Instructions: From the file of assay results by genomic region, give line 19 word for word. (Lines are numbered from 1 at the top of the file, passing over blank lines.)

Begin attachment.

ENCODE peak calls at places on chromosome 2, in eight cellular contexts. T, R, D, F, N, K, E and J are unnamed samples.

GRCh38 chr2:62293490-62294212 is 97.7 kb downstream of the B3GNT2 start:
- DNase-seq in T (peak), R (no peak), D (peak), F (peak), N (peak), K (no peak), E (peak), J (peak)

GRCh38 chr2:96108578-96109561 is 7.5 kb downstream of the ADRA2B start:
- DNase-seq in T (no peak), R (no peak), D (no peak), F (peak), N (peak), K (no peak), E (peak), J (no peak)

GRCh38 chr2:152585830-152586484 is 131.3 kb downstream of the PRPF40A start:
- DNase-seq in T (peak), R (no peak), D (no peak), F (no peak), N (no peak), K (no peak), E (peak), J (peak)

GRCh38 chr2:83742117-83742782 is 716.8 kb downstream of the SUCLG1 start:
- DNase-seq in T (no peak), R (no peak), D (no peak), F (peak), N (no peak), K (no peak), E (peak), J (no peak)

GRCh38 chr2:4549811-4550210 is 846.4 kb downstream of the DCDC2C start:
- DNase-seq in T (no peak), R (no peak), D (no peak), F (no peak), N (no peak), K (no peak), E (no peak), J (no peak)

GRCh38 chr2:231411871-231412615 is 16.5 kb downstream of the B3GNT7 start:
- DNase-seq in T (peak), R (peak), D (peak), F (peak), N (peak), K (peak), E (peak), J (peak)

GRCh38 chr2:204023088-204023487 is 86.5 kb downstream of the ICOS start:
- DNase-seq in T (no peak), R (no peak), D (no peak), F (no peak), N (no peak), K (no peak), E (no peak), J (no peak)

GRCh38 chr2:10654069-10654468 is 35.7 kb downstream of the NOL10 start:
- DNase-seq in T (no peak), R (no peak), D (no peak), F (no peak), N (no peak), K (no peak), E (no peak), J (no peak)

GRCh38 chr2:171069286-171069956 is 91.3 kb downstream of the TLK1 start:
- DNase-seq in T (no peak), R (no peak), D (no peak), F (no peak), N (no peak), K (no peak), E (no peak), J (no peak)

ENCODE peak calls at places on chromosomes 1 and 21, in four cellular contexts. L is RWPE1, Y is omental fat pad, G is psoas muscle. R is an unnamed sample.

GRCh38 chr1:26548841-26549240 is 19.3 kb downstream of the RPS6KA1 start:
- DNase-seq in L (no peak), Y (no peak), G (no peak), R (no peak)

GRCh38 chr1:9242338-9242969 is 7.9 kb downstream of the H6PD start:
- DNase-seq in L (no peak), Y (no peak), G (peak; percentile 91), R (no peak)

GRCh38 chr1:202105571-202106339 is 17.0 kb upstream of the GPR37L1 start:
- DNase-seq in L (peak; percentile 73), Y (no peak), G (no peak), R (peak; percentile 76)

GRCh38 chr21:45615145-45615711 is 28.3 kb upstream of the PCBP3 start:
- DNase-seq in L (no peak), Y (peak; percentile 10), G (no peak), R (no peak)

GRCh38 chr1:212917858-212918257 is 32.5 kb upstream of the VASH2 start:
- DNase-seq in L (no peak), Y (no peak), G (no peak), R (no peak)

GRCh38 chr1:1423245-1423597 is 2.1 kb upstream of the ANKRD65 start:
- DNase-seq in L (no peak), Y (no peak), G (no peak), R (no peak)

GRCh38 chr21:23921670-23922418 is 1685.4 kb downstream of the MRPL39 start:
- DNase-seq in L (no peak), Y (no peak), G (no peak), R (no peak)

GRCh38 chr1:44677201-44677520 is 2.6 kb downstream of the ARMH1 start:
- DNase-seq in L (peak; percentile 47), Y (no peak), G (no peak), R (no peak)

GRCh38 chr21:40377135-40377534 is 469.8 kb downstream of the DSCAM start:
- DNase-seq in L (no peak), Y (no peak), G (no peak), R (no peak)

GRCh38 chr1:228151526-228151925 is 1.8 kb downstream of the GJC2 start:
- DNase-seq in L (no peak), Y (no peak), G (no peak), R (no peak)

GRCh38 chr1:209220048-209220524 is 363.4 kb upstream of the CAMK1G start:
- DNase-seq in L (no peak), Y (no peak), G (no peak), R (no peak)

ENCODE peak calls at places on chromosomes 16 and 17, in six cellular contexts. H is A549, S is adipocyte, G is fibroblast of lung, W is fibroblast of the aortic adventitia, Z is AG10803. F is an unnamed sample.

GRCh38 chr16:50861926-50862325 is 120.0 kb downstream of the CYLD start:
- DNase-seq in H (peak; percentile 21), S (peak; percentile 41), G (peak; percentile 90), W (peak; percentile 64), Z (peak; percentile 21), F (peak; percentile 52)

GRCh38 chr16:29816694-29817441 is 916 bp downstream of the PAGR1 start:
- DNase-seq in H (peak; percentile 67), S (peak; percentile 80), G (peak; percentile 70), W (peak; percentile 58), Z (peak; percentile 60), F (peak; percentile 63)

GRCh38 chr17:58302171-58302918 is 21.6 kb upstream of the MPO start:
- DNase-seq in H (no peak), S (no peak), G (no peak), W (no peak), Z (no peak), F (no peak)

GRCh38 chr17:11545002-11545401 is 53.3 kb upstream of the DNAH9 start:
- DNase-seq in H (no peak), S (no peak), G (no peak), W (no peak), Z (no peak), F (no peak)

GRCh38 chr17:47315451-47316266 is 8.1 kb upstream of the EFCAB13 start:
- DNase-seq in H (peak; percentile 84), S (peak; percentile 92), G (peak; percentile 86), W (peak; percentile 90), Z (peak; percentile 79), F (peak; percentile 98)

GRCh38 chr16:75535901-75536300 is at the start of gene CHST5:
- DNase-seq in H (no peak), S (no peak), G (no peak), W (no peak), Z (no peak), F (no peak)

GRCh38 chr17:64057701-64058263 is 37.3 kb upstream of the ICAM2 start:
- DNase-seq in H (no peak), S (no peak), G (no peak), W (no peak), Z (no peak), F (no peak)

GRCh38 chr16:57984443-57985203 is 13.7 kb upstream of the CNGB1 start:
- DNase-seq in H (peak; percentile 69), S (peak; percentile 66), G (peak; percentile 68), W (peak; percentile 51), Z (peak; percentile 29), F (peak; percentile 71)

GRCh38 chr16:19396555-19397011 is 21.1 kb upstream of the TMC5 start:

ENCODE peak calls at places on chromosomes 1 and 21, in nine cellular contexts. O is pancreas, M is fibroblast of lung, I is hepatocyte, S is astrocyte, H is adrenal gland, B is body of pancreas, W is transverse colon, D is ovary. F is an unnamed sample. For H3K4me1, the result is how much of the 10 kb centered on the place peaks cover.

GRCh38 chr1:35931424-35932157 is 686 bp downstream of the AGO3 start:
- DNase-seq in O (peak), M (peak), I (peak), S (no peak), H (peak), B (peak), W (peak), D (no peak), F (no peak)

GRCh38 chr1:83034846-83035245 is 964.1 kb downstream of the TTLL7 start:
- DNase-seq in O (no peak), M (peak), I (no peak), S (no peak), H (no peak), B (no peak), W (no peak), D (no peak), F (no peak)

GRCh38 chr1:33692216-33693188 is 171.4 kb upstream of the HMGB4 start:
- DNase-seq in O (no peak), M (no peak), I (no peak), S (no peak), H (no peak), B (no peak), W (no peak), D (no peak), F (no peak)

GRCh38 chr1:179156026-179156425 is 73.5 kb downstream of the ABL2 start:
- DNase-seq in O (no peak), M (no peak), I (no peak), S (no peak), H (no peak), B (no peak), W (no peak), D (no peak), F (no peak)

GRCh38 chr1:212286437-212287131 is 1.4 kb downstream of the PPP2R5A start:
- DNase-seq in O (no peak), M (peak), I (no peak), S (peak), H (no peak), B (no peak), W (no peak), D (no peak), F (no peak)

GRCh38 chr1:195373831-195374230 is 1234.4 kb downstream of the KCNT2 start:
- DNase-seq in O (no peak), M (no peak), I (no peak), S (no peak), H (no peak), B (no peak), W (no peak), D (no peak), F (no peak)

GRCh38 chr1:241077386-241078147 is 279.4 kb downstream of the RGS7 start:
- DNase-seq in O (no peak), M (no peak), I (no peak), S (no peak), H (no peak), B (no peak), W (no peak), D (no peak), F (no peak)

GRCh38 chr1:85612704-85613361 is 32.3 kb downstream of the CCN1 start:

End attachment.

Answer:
- DNase-seq in T (no peak), R (no peak), D (no peak), F (no peak), N (no peak), K (no peak), E (no peak), J (no peak)